"We are at the very early stages of exploring whether the technology exists for more advanced ways of tackling congestion on our roads so it is too early to predict what the project's outcomes might be. Through the project we hope to improve our understanding of the feasibility of TDP technology, starting with the complex technical challenges involved, however this is not a precursor to national road pricing. Furthermore, the project could help inform the work of local authorities that are considering tackling congestion by significantly improving public transport alongside a local congestion charging scheme."
Announcing the major air, rail and road improvements package in January, Geoff Hoon, the Transport Secretary, gave his backing to a third runway at Heathrow Airport, London, said: "It is clear that many of our major roads also need more capacity and we are committing up to £6 billion (E6.7 billion) to improve the national road network, including extending hard shoulder running to some of the busiest parts of M1, M25, M6, M62, M3 and M4 [motorways], providing much-needed relief from congestion."
The funding is in addition to the £3 billion (E3.35 billion) allocated to strategic regional roads before 2015-16 through the Regional Funding Allocation process. Regions are currently reviewing their priorities for the period up to 2018-19.
Other government initiatives to tackle congestion includes having some 1,100 traffic officers patrolling motorways, attending around 1,000 incidents a day to get traffic moving more quickly after incidents and accidents; providing more accurate, up to the minute travel information for road users through the National Traffic Control Centre; using legal powers to minimise the congestion caused by street works and illegally parked vehicles; and promoting increased take up of workplace and school travel plans by investing £140 million (E155.9 million)to teach children to cycle safely and encourage more adults to cycle.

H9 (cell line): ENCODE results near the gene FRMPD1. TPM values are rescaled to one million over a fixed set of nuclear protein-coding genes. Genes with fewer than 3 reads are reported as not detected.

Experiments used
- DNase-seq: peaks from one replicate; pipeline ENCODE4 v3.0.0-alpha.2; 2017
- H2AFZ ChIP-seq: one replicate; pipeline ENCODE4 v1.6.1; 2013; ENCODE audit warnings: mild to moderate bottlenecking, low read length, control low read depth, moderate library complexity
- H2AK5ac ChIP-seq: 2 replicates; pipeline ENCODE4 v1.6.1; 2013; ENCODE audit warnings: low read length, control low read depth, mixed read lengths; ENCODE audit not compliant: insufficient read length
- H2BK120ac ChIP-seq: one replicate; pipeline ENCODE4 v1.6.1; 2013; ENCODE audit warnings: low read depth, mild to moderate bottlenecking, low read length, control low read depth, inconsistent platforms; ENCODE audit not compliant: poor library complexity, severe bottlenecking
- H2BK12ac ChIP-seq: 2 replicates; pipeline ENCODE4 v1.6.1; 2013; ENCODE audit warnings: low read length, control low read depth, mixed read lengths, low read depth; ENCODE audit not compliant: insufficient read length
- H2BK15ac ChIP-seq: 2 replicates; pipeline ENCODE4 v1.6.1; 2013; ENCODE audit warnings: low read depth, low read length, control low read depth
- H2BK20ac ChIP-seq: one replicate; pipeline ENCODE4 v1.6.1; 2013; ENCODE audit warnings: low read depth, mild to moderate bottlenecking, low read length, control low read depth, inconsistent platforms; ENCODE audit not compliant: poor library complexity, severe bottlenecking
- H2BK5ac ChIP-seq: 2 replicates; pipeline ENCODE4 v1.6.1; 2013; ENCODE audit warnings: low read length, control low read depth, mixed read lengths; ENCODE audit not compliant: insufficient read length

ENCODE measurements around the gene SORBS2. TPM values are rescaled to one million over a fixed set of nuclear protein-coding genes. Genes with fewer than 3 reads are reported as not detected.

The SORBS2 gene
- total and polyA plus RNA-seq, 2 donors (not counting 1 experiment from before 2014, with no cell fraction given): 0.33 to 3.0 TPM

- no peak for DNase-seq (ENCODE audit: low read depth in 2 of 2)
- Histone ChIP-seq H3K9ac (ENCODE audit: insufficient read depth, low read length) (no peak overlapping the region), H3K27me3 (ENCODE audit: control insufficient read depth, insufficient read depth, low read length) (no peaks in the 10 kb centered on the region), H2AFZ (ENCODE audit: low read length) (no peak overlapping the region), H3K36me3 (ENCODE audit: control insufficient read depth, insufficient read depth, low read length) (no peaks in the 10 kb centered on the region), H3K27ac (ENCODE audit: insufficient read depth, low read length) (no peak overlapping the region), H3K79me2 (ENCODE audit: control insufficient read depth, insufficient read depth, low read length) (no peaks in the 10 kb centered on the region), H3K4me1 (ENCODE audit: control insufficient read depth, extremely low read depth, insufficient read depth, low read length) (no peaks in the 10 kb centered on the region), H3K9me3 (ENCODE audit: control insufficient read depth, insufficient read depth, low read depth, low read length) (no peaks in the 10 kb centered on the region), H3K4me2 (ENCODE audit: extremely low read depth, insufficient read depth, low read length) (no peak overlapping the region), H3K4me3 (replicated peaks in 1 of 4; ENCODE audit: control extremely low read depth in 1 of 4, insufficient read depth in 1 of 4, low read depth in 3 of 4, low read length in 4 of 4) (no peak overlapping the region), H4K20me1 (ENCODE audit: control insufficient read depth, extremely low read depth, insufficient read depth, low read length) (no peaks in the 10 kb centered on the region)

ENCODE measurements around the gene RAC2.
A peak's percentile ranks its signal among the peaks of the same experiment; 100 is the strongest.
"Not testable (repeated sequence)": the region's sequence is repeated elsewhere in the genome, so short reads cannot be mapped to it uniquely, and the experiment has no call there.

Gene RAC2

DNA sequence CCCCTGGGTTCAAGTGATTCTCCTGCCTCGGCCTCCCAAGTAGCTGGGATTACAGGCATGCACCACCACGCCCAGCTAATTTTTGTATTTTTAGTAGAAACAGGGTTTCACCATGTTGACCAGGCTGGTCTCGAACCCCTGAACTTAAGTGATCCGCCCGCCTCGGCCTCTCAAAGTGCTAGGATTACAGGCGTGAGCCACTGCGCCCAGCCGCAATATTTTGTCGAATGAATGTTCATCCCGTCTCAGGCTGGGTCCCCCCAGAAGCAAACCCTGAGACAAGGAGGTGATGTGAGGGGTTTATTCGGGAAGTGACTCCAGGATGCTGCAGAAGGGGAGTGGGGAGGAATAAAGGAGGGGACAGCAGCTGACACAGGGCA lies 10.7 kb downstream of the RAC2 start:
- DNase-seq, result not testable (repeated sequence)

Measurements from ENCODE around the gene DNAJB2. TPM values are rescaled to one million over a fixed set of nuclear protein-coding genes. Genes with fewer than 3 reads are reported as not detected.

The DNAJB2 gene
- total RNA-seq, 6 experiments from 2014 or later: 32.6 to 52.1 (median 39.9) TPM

Safety is a priority
A new information service that will help police to identify road accident hotspots and reduce the number of road users killed or seriously injured has taken a further step forward.
The NPIA (National Policing Improvement Agency) and the Department for Transport have selected IT services company IPL as the supplier to develop software for collision recording and sharing.
The service, known as CRASH, will be introduced in three UK police forces in early 2010 before being rolled out nationally across England and Wales.
It is said that the project will substantially improve the effectiveness of road policing.
Collision reporting forms traditionally completed by police officers at the scene of an accident will be replaced, and the accuracy and speed with which road traffic collision data is gathered will be improved while more up-to-date information on collisions will be provided, removing excessive paperwork.
The service, which will be managed by NPIA PNC (Police National Computer) Services, will allow police officers to enter information either on a handheld computer or a vehicle data-terminal. It will link details entered at the scene directly to the PNC, enable officers to make digital 'drawings' of collision scenes and automatically send information to the Department for Transport.
Where multiple collisions occur it will also allow several officers to simultaneously complete different parts of the same report, meaning less time in the station and more time policing roads.
Richard Earland, NPIA chief information officer said: "We are delighted to have IPL onboard as the supplier for this exciting new project. By allowing officers attending road traffic accidents to build up information with such unprecedented accuracy and speed the service will contribute substantially to the ultimate objective of making our roads safer for all users."
Communities will also benefit from £3.5 million (E3.9 billion) of extra funding for innovative road safety projects. Eight local authorities will use the funding to tackle road safety problems in their areas using new techniques, then share evidence with other authorities and agencies.
Road Safety Minister Jim Fitzpatrick said: "Britain has one of the best road safety records in the world but we are determined to do everything we can to continue making our roads even safer.
"In 2007 the number of people killed on the roads fell below 3,000 for the first time since records began in 1926. But if we are to continue to cut this terrible toll we need to find innovative ways to tackle the road safety problems we face."